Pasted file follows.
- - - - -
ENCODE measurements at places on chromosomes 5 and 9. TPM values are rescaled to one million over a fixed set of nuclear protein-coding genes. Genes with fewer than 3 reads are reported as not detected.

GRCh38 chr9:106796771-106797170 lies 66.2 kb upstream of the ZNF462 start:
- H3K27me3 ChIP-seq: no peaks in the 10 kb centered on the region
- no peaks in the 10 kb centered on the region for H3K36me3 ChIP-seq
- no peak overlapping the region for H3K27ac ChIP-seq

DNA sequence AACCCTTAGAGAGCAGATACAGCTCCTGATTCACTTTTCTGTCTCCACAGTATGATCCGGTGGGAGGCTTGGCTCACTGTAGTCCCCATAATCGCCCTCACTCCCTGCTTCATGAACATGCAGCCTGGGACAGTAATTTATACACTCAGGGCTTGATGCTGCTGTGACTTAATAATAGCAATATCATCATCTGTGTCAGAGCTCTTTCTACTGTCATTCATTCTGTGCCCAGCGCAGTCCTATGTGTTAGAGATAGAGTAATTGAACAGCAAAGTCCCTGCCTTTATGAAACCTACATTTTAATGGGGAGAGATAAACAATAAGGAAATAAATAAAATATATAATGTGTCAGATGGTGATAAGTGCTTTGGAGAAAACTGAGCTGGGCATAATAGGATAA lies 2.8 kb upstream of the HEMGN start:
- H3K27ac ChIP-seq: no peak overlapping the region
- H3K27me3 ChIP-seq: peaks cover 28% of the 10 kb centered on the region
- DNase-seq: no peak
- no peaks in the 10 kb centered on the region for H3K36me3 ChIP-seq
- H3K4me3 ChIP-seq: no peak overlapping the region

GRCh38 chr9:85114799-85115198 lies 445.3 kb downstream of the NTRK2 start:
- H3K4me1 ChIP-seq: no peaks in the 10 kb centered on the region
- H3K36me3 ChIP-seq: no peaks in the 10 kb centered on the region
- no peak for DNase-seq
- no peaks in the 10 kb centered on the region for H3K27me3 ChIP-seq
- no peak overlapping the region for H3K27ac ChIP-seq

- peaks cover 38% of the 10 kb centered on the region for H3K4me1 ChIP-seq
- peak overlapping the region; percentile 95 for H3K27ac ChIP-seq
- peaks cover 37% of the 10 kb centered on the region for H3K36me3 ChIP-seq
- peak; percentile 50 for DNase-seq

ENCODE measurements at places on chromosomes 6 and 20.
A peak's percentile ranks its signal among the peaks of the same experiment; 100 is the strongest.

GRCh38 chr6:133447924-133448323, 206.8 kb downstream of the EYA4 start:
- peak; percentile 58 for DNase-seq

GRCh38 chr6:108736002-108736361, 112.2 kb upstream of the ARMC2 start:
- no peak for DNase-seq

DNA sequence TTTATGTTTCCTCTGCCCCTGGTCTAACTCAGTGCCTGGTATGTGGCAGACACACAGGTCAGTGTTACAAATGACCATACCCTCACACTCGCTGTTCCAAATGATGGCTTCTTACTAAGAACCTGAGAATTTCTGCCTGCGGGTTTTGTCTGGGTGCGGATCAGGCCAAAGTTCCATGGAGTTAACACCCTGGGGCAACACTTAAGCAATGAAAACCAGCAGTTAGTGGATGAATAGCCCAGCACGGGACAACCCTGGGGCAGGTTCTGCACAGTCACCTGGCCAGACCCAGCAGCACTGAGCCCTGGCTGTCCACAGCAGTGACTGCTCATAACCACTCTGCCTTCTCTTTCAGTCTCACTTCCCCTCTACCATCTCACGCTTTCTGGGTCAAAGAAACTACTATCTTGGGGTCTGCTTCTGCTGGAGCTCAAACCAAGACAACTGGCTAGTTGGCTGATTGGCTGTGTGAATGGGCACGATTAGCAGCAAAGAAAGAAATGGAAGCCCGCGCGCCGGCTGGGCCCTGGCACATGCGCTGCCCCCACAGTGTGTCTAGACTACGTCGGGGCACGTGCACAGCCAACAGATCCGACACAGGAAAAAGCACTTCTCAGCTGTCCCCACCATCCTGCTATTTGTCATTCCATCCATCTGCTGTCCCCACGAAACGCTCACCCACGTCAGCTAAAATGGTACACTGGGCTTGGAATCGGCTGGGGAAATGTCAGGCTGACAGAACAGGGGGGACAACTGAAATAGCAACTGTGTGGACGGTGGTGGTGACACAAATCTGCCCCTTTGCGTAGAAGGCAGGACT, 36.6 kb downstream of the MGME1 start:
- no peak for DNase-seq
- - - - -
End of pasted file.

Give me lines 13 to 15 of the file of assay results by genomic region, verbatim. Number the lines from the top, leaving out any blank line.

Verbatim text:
- H3K4me1 ChIP-seq: no peaks in the 10 kb centered on the region
- H3K36me3 ChIP-seq: no peaks in the 10 kb centered on the region
- no peak for DNase-seq